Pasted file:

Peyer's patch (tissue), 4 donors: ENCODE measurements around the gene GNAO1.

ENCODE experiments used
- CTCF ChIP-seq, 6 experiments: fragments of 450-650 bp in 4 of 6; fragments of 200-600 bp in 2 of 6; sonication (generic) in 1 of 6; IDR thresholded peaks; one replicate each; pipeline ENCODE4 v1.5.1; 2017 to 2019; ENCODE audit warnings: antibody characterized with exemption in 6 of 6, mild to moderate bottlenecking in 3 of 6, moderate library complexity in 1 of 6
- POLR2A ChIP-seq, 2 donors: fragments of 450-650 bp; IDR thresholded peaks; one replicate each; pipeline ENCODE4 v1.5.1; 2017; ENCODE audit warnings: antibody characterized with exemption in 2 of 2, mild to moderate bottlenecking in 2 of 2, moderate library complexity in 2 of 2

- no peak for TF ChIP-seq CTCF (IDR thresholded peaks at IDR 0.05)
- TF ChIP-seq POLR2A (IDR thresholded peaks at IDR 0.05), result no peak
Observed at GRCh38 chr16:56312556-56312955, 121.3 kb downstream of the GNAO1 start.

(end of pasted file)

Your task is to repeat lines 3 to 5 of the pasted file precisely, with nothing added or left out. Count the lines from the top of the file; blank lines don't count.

- CTCF ChIP-seq, 6 experiments: fragments of 450-650 bp in 4 of 6; fragments of 200-600 bp in 2 of 6; sonication (generic) in 1 of 6; IDR thresholded peaks; one replicate each; pipeline ENCODE4 v1.5.1; 2017 to 2019; ENCODE audit warnings: antibody characterized with exemption in 6 of 6, mild to moderate bottlenecking in 3 of 6, moderate library complexity in 1 of 6
- POLR2A ChIP-seq, 2 donors: fragments of 450-650 bp; IDR thresholded peaks; one replicate each; pipeline ENCODE4 v1.5.1; 2017; ENCODE audit warnings: antibody characterized with exemption in 2 of 2, mild to moderate bottlenecking in 2 of 2, moderate library complexity in 2 of 2

- no peak for TF ChIP-seq CTCF (IDR thresholded peaks at IDR 0.05)